Pasta with Fresh Spinach and Basil Pesto

Pasta-with-Fresh-Spinach-and-Basil-Pesto_1

Pasta-with-Fresh-Spinach-and-Basil-Pesto_1Who doesn’t love pasta? And it’s even better when it can be classified as healthy anti-aging food. This recipe for fresh spinach pasta is not only delicious, but its key ingredient provides a wealth of anti-aging solutions, especially when it comes to diets for older adults.

For starters, spinach is an excellent anti-aging food because of its high phytonutrient content. Phytonutrients serve as anti-aging solutions for a wide variety of conditions, thanks to their anti-inflammatory effects on the body.

Spinach is also touted for its antioxidant benefits in diets for older adults, since the leafy green is a very rich source of antioxidant nutrients like manganese and vitamins A, C, and E. Spinach has been shown to be an effective anti-aging food to reduce oxidative stress and free radical damage, which is linked to a wide range of health problems, including neurodegenerative conditions like dementia, cancer, heart disease, and atherosclerosis. Spinach can be included in anti-aging solutions for your skin too, since free radical damage can cause wrinkles, sagging, and discoloration.

These aren’t the only reasons to start adding more spinach recipes to diets for older adults. The vegetable is a great anti-aging food for weight loss; in addition to being a rich source of essential vitamins and nutrients, one cup of cooked spinach only contains about 41 calories. Also, iron is known to help boost the metabolism, which helps your body burn through dietary calories—a cup of cooked spinach has 36% of your daily recommended intake of iron.

Still not convinced? There’s another big reason why spinach should be added to diets for older adults—it can reduce the risk of developing dementia. Recent research out of Chicago’s Rush University found that adults who ate leafy greens, such as spinach and kale, one or two times a day experienced less cognitive decline compared to those who didn’t, even after other factors like exercise and family history were accounted for. On average, the green eaters slowed their cognitive decline down by as much as 11 years. If this research is any indication, spinach recipes are an easy way to make sure you’re getting enough of the superfood in your diet.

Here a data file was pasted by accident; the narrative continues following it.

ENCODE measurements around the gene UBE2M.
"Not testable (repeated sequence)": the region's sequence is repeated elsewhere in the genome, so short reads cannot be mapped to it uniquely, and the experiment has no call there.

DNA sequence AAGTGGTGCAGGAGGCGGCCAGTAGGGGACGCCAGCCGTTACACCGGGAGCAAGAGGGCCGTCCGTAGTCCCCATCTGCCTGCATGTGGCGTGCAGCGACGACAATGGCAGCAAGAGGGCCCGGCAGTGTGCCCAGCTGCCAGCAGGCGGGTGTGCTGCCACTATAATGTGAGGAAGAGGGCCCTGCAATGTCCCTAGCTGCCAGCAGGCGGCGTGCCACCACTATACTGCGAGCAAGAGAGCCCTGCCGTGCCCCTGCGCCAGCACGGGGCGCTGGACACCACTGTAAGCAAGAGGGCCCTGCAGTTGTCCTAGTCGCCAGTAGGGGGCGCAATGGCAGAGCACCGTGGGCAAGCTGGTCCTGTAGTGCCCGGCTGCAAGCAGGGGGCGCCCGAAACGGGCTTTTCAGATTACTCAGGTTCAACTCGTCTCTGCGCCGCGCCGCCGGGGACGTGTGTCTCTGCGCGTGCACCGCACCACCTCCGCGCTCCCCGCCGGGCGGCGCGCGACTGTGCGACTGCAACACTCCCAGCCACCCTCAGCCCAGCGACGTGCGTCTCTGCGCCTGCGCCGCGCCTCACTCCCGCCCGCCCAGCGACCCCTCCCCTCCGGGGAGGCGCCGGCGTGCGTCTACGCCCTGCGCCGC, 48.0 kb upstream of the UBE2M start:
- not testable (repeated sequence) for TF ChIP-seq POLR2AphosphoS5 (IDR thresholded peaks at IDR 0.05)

The vegetable is so versatile that you can easily find spinach recipes for anything from snacks and lunchtime sandwiches, to gourmet salads and dinner dishes. Although it’s still good when eaten raw, cooked spinach is said to release more antioxidant power and allows your body to better absorb its calcium content. Cooked spinach also provides more lutein, which is a phytochemical that can help protect eye health.

The best part about this particular healthy and fresh spinach pasta recipe is that it’s easy to prepare, which makes it a perfect weeknight dinner option.

[gmc_recipe 7678]

Sources:
Beck, L., “Is spinach more nutritious raw or cooked?” The Globe and Mail web site, December 8, 2010; http://www.theglobeandmail.com/life/health-and-fitness/ask-a-health-expert/is-spinach-more-nutritious-raw-or-cooked/article565617/.
“Fettucine with Spinach Pesto,” Martha Stewart web site; http://www.marthastewart.com/336726/fettuccine-with-spinach-pesto, last accessed April 14, 2015.
Hyslop, L., “Eating spinach every day could you’re your brain 11 years younger,” The Telegraph web site, March 31, 2015; http://www.telegraph.co.uk/foodanddrink/foodanddrinknews/11505924/Eating-spinach-every-day-could-make-your-brain-11-years-younger.html.
“Spinach,” The World’s Healthiest Foods web site; http://www.whfoods.com/genpage.php?tname=foodspice&dbid=43, last accessed April 14, 2015.


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